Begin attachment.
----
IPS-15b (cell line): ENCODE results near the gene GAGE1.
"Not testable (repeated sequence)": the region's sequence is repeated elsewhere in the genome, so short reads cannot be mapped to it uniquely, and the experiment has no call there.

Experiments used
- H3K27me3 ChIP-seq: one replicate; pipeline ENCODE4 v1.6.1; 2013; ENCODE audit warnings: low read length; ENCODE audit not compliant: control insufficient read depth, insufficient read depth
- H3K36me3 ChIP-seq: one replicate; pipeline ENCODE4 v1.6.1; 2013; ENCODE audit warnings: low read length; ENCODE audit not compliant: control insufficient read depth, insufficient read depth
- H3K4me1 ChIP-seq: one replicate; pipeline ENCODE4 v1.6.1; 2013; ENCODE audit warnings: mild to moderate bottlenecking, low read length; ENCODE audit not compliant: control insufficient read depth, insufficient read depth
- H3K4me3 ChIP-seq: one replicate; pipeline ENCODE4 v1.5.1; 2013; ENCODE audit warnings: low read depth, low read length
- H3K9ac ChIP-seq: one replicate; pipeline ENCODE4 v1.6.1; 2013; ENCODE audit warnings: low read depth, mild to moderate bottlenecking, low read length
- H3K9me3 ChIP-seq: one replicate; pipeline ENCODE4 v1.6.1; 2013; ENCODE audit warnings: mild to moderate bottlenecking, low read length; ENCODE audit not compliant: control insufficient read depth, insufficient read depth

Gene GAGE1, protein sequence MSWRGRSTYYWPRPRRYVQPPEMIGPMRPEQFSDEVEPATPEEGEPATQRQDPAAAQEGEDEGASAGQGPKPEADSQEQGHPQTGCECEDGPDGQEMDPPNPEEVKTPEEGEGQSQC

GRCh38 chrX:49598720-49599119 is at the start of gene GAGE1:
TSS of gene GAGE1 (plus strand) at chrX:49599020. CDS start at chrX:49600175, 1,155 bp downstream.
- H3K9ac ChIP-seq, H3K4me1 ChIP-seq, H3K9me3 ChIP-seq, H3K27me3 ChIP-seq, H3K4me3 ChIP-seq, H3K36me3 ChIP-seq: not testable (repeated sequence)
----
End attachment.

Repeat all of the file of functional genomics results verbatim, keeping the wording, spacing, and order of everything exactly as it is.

IPS-15b (cell line): ENCODE results near the gene GAGE1.
"Not testable (repeated sequence)": the region's sequence is repeated elsewhere in the genome, so short reads cannot be mapped to it uniquely, and the experiment has no call there.

Experiments used
- H3K27me3 ChIP-seq: one replicate; pipeline ENCODE4 v1.6.1; 2013; ENCODE audit warnings: low read length; ENCODE audit not compliant: control insufficient read depth, insufficient read depth
- H3K36me3 ChIP-seq: one replicate; pipeline ENCODE4 v1.6.1; 2013; ENCODE audit warnings: low read length; ENCODE audit not compliant: control insufficient read depth, insufficient read depth
- H3K4me1 ChIP-seq: one replicate; pipeline ENCODE4 v1.6.1; 2013; ENCODE audit warnings: mild to moderate bottlenecking, low read length; ENCODE audit not compliant: control insufficient read depth, insufficient read depth
- H3K4me3 ChIP-seq: one replicate; pipeline ENCODE4 v1.5.1; 2013; ENCODE audit warnings: low read depth, low read length
- H3K9ac ChIP-seq: one replicate; pipeline ENCODE4 v1.6.1; 2013; ENCODE audit warnings: low read depth, mild to moderate bottlenecking, low read length
- H3K9me3 ChIP-seq: one replicate; pipeline ENCODE4 v1.6.1; 2013; ENCODE audit warnings: mild to moderate bottlenecking, low read length; ENCODE audit not compliant: control insufficient read depth, insufficient read depth

Gene GAGE1, protein sequence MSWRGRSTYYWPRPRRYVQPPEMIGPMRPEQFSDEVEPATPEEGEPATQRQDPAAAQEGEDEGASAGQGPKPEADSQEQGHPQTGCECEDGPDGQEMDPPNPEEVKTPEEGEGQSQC

GRCh38 chrX:49598720-49599119 is at the start of gene GAGE1:
TSS of gene GAGE1 (plus strand) at chrX:49599020. CDS start at chrX:49600175, 1,155 bp downstream.
- H3K9ac ChIP-seq, H3K4me1 ChIP-seq, H3K9me3 ChIP-seq, H3K27me3 ChIP-seq, H3K4me3 ChIP-seq, H3K36me3 ChIP-seq: not testable (repeated sequence)